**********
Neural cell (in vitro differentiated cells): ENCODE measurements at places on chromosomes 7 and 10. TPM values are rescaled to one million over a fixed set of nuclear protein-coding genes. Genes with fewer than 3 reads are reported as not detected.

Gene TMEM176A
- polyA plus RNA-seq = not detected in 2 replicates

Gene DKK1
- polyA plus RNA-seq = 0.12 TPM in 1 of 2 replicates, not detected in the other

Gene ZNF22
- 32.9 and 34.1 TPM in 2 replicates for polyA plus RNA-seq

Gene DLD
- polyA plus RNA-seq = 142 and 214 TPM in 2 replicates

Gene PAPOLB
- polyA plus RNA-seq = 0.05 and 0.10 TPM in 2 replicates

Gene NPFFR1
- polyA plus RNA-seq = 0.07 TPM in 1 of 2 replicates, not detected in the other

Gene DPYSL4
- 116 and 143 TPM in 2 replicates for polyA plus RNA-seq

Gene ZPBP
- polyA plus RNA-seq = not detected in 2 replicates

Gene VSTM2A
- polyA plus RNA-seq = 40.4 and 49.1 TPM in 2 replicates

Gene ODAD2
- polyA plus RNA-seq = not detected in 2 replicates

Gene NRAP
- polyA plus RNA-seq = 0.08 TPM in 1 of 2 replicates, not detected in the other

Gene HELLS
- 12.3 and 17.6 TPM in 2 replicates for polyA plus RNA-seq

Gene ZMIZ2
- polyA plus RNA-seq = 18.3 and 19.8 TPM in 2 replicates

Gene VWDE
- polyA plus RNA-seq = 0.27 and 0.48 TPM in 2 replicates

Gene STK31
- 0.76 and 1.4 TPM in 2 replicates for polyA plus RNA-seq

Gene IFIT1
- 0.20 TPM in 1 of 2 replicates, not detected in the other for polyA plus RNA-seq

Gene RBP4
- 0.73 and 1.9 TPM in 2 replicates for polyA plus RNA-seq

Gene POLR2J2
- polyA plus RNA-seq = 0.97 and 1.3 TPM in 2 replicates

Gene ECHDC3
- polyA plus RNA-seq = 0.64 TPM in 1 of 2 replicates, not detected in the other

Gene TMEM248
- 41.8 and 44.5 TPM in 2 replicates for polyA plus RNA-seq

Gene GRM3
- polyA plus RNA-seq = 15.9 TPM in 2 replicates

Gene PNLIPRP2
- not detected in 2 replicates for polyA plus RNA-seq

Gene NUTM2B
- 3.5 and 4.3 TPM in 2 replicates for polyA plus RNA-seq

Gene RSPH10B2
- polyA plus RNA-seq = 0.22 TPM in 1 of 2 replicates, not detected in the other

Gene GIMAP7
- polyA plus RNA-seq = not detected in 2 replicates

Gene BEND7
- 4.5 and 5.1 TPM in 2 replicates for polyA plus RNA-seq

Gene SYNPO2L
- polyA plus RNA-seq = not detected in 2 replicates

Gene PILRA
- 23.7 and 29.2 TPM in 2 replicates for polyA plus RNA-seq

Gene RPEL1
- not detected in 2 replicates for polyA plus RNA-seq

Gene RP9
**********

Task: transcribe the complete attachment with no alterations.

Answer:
Neural cell (in vitro differentiated cells): ENCODE measurements at places on chromosomes 7 and 10. TPM values are rescaled to one million over a fixed set of nuclear protein-coding genes. Genes with fewer than 3 reads are reported as not detected.

Gene TMEM176A
- polyA plus RNA-seq = not detected in 2 replicates

Gene DKK1
- polyA plus RNA-seq = 0.12 TPM in 1 of 2 replicates, not detected in the other

Gene ZNF22
- 32.9 and 34.1 TPM in 2 replicates for polyA plus RNA-seq

Gene DLD
- polyA plus RNA-seq = 142 and 214 TPM in 2 replicates

Gene PAPOLB
- polyA plus RNA-seq = 0.05 and 0.10 TPM in 2 replicates

Gene NPFFR1
- polyA plus RNA-seq = 0.07 TPM in 1 of 2 replicates, not detected in the other

Gene DPYSL4
- 116 and 143 TPM in 2 replicates for polyA plus RNA-seq

Gene ZPBP
- polyA plus RNA-seq = not detected in 2 replicates

Gene VSTM2A
- polyA plus RNA-seq = 40.4 and 49.1 TPM in 2 replicates

Gene ODAD2
- polyA plus RNA-seq = not detected in 2 replicates

Gene NRAP
- polyA plus RNA-seq = 0.08 TPM in 1 of 2 replicates, not detected in the other

Gene HELLS
- 12.3 and 17.6 TPM in 2 replicates for polyA plus RNA-seq

Gene ZMIZ2
- polyA plus RNA-seq = 18.3 and 19.8 TPM in 2 replicates

Gene VWDE
- polyA plus RNA-seq = 0.27 and 0.48 TPM in 2 replicates

Gene STK31
- 0.76 and 1.4 TPM in 2 replicates for polyA plus RNA-seq

Gene IFIT1
- 0.20 TPM in 1 of 2 replicates, not detected in the other for polyA plus RNA-seq

Gene RBP4
- 0.73 and 1.9 TPM in 2 replicates for polyA plus RNA-seq

Gene POLR2J2
- polyA plus RNA-seq = 0.97 and 1.3 TPM in 2 replicates

Gene ECHDC3
- polyA plus RNA-seq = 0.64 TPM in 1 of 2 replicates, not detected in the other

Gene TMEM248
- 41.8 and 44.5 TPM in 2 replicates for polyA plus RNA-seq

Gene GRM3
- polyA plus RNA-seq = 15.9 TPM in 2 replicates

Gene PNLIPRP2
- not detected in 2 replicates for polyA plus RNA-seq

Gene NUTM2B
- 3.5 and 4.3 TPM in 2 replicates for polyA plus RNA-seq

Gene RSPH10B2
- polyA plus RNA-seq = 0.22 TPM in 1 of 2 replicates, not detected in the other

Gene GIMAP7
- polyA plus RNA-seq = not detected in 2 replicates

Gene BEND7
- 4.5 and 5.1 TPM in 2 replicates for polyA plus RNA-seq

Gene SYNPO2L
- polyA plus RNA-seq = not detected in 2 replicates

Gene PILRA
- 23.7 and 29.2 TPM in 2 replicates for polyA plus RNA-seq

Gene RPEL1
- not detected in 2 replicates for polyA plus RNA-seq

Gene RP9